MRFF subsequently received multiple thousands of desperate pleas from affected USAF airmen begging Norty to give the order to disseminate the memo throughout all levels of the USAF. Schwartz refused these pleas. Through the course of even more phone conversations with him, I expressed in ever-louder demands that he disseminate the memo. MRFF was eventually forced to spend thousands of precious dollars to place the memo he now seemed so ashamed of on a giant billboard erected in Colorado Springs near our shared alma mater, the United States Air Force Academy (USAFA). Why? Because the fundamentalist Christian Superintendent of USAFA, Lt. General Mike Gould, abjectly refused to order that Schwartz's memo be individually sent to the entirety of the USAFA personnel under his direct command. When I told Norty that I was planning on putting up more billboards at USAF bases all over the country, he pleaded with me not to do so because it would "put (him) in a dangerous and precarious position,” whatever that meant.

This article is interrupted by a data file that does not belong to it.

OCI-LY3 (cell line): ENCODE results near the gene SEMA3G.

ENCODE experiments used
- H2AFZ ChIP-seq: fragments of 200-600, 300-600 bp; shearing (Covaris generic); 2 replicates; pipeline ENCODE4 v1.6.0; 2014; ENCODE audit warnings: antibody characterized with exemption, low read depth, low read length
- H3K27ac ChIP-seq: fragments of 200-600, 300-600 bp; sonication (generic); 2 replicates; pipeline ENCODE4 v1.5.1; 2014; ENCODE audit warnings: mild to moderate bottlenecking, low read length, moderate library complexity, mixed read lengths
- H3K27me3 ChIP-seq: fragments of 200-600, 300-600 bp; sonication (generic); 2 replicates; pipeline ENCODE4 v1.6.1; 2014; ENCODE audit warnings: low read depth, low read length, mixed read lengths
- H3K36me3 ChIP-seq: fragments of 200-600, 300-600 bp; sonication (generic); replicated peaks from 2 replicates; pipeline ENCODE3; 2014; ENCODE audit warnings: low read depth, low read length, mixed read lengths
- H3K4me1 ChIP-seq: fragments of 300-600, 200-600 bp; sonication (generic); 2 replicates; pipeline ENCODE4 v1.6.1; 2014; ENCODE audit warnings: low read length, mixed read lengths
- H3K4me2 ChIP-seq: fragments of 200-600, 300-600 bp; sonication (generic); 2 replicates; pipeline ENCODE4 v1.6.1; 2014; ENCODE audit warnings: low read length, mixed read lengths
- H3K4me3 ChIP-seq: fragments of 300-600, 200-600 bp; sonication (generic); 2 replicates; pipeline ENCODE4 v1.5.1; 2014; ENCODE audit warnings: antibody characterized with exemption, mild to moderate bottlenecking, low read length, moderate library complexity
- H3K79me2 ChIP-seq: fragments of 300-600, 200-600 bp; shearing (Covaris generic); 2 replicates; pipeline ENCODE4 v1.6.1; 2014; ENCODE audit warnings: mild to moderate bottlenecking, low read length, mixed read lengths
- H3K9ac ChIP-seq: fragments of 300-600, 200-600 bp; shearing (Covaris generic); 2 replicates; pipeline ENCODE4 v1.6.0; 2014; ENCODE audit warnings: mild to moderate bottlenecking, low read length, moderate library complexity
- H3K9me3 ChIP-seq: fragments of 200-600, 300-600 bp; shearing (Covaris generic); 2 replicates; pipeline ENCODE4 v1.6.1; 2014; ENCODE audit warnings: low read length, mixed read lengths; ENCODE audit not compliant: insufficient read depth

Excuse me, Norty? Were you afraid of receiving a few complaints from the rabid, fundamentalist lobby, or a vile, lying stooge such as David Barton? Could it be that you were afraid of a few Constitutionally derelict lawmakers from Congress writing to Defense Secretary Leon Panetta (your boss) – as was the case with me on two separate occasions, in June and July of this year respectively, when Secretary Panetta was notified regarding the supposed “undue influence” of MRFF? Of course you were. Martin Luther King, Jr. once opined, "In the end we remember not the words of our enemies, but the silence of our friends. And there comes a time when silence becomes betrayal." Your time came and passed, Norty. I could easily present a literal plethora of thousands of other blatant outrages of fundamentalist Christian religious supremacy within the USAF. These were borne directly from the unconscionable malfeasance and misfeasance of Schwartz's pitiful acts of betraying omission and commission. Like myself, Norty is Jewish. Did this fact contribute, to any meaningful degree, toward his tepid timidity to stand up to these religious extremist bullies in any material or substantial way, shape, or form? Was Norty daunted by the prospect of being called a “Jesus-basher?” Maybe. I don't know. Ask him.  Perhaps one day Schwartz, like Paterno, will also stare endlessly into an abyss of unbridled public outrage and woefully lament that he wishes he "had done more."